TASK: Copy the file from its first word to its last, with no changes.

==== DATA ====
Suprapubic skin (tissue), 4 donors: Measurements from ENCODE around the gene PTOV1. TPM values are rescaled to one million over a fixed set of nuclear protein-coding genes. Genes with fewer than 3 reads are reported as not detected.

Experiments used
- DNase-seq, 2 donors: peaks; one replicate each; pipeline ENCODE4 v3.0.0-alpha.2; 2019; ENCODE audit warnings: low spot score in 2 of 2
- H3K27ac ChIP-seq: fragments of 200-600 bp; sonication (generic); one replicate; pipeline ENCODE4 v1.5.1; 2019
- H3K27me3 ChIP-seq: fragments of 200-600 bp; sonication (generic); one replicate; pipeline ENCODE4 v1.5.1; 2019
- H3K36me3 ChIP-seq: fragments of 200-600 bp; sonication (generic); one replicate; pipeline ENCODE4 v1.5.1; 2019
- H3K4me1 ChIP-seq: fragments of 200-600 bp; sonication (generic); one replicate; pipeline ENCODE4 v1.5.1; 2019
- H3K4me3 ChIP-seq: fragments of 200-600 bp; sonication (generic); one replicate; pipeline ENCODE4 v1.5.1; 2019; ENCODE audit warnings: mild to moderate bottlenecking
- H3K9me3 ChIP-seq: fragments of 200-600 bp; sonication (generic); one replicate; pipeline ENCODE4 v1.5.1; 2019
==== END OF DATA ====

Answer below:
Suprapubic skin (tissue), 4 donors: Measurements from ENCODE around the gene PTOV1. TPM values are rescaled to one million over a fixed set of nuclear protein-coding genes. Genes with fewer than 3 reads are reported as not detected.

Experiments used
- DNase-seq, 2 donors: peaks; one replicate each; pipeline ENCODE4 v3.0.0-alpha.2; 2019; ENCODE audit warnings: low spot score in 2 of 2
- H3K27ac ChIP-seq: fragments of 200-600 bp; sonication (generic); one replicate; pipeline ENCODE4 v1.5.1; 2019
- H3K27me3 ChIP-seq: fragments of 200-600 bp; sonication (generic); one replicate; pipeline ENCODE4 v1.5.1; 2019
- H3K36me3 ChIP-seq: fragments of 200-600 bp; sonication (generic); one replicate; pipeline ENCODE4 v1.5.1; 2019
- H3K4me1 ChIP-seq: fragments of 200-600 bp; sonication (generic); one replicate; pipeline ENCODE4 v1.5.1; 2019
- H3K4me3 ChIP-seq: fragments of 200-600 bp; sonication (generic); one replicate; pipeline ENCODE4 v1.5.1; 2019; ENCODE audit warnings: mild to moderate bottlenecking
- H3K9me3 ChIP-seq: fragments of 200-600 bp; sonication (generic); one replicate; pipeline ENCODE4 v1.5.1; 2019